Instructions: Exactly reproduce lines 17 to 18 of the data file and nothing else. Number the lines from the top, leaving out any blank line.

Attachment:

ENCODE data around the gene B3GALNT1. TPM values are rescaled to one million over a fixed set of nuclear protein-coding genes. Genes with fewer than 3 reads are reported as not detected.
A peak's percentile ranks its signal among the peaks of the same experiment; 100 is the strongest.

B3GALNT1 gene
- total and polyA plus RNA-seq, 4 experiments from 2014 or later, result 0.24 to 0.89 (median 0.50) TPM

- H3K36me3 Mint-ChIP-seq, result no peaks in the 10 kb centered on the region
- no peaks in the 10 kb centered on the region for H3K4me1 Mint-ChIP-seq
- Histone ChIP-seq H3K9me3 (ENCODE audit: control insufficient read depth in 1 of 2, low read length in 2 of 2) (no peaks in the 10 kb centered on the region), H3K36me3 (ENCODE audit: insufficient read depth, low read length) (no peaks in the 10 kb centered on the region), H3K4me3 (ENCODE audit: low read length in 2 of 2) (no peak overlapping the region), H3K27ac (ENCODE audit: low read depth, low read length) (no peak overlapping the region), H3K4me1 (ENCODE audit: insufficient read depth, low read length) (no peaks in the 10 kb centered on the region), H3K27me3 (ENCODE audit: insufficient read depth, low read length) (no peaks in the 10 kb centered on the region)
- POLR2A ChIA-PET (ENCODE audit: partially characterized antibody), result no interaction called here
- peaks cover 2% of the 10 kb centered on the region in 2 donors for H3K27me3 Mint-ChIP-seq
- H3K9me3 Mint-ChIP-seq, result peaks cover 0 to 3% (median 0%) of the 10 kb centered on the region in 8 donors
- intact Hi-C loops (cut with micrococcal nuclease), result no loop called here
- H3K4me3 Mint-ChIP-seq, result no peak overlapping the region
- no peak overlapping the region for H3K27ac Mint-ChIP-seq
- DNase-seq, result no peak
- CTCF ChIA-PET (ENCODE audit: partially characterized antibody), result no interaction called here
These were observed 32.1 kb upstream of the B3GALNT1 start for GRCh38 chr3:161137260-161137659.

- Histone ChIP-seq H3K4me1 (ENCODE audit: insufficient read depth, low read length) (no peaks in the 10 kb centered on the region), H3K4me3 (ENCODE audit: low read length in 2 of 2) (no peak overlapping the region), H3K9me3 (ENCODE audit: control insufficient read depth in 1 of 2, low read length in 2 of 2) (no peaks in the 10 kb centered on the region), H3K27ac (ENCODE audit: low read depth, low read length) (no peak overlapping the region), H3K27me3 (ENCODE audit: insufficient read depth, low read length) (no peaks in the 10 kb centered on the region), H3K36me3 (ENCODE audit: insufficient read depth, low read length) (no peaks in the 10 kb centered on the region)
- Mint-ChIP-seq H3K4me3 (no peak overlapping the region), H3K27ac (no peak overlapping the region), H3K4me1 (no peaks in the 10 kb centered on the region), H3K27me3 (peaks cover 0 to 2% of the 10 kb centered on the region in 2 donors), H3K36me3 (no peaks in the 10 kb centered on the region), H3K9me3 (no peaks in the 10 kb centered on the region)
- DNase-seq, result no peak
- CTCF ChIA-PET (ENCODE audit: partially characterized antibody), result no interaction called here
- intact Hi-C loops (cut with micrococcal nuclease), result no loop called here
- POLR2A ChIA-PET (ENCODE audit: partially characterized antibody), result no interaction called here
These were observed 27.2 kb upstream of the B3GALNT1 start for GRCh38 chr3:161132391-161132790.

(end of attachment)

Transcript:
- Histone ChIP-seq H3K4me1 (ENCODE audit: insufficient read depth, low read length) (no peaks in the 10 kb centered on the region), H3K4me3 (ENCODE audit: low read length in 2 of 2) (no peak overlapping the region), H3K9me3 (ENCODE audit: control insufficient read depth in 1 of 2, low read length in 2 of 2) (no peaks in the 10 kb centered on the region), H3K27ac (ENCODE audit: low read depth, low read length) (no peak overlapping the region), H3K27me3 (ENCODE audit: insufficient read depth, low read length) (no peaks in the 10 kb centered on the region), H3K36me3 (ENCODE audit: insufficient read depth, low read length) (no peaks in the 10 kb centered on the region)
- Mint-ChIP-seq H3K4me3 (no peak overlapping the region), H3K27ac (no peak overlapping the region), H3K4me1 (no peaks in the 10 kb centered on the region), H3K27me3 (peaks cover 0 to 2% of the 10 kb centered on the region in 2 donors), H3K36me3 (no peaks in the 10 kb centered on the region), H3K9me3 (no peaks in the 10 kb centered on the region)